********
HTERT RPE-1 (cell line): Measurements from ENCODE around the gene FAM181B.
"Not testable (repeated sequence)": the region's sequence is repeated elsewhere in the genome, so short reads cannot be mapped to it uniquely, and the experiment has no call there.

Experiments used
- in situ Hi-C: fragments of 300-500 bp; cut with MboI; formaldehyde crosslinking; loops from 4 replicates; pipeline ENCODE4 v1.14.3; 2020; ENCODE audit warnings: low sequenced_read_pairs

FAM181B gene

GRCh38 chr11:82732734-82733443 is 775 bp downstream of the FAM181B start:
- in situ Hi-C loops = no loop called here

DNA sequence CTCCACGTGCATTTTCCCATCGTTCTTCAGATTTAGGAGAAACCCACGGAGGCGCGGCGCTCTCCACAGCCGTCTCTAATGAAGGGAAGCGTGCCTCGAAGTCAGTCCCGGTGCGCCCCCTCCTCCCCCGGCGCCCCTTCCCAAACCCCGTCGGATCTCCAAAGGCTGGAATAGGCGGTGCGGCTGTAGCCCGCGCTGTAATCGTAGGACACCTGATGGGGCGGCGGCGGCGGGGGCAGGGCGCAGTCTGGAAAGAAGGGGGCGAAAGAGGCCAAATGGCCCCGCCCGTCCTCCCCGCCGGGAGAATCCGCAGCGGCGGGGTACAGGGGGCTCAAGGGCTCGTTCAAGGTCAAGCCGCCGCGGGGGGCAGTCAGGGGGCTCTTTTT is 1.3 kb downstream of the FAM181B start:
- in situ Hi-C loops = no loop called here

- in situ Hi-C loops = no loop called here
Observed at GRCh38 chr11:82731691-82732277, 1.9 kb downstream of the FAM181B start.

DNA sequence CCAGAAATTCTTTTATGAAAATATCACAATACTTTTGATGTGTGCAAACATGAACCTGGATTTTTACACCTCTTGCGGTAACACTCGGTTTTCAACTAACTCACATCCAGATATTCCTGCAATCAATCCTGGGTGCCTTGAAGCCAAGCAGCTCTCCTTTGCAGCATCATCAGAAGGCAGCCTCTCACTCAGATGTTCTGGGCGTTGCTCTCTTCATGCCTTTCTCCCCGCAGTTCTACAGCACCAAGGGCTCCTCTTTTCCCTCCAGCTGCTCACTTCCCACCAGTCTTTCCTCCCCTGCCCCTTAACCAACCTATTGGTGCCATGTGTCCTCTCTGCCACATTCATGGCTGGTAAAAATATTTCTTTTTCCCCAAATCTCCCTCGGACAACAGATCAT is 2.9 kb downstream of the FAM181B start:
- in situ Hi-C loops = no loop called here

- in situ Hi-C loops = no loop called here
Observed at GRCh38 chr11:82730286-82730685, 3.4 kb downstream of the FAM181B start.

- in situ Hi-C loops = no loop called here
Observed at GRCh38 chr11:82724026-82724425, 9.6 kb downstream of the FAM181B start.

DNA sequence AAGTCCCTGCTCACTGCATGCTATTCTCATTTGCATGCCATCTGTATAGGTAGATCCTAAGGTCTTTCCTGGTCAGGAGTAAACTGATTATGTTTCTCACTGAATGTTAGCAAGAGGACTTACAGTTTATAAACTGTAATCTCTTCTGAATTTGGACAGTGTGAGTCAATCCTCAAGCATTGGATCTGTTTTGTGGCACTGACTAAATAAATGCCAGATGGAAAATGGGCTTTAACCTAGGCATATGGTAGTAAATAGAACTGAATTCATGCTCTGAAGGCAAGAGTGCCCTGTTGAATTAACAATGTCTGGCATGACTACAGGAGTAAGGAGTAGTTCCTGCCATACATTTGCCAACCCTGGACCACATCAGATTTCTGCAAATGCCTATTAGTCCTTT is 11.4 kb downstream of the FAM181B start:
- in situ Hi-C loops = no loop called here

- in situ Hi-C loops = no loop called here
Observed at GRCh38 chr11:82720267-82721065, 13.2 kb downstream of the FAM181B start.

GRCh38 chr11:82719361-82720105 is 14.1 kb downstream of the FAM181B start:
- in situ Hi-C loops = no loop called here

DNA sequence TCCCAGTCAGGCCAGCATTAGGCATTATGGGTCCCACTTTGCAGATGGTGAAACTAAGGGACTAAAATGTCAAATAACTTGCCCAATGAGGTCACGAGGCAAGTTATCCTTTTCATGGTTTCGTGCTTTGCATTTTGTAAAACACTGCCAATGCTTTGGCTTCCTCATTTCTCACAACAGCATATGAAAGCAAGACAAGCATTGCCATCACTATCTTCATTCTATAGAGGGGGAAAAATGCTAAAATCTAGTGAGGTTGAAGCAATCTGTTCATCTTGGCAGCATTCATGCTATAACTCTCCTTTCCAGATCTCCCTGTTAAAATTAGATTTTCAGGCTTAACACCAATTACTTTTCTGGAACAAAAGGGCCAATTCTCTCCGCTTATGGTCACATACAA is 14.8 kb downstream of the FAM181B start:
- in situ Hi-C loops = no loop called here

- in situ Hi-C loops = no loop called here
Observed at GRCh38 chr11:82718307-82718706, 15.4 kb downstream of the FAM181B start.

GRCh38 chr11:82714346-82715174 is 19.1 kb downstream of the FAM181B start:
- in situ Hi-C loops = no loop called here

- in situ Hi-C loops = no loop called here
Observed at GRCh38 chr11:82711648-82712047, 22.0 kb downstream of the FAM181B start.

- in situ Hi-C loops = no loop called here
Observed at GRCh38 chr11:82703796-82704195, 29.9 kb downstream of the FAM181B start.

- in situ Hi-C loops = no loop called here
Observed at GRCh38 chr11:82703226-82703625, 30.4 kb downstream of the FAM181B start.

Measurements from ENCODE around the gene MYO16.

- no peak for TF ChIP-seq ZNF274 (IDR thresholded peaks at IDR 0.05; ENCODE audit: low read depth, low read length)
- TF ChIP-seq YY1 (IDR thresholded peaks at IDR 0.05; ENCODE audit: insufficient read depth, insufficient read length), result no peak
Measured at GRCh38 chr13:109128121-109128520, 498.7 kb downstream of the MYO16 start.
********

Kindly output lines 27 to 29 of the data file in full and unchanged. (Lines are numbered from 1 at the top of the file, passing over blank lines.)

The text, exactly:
Observed at GRCh38 chr11:82718307-82718706, 15.4 kb downstream of the FAM181B start.

GRCh38 chr11:82714346-82715174 is 19.1 kb downstream of the FAM181B start:
- in situ Hi-C loops = no loop called here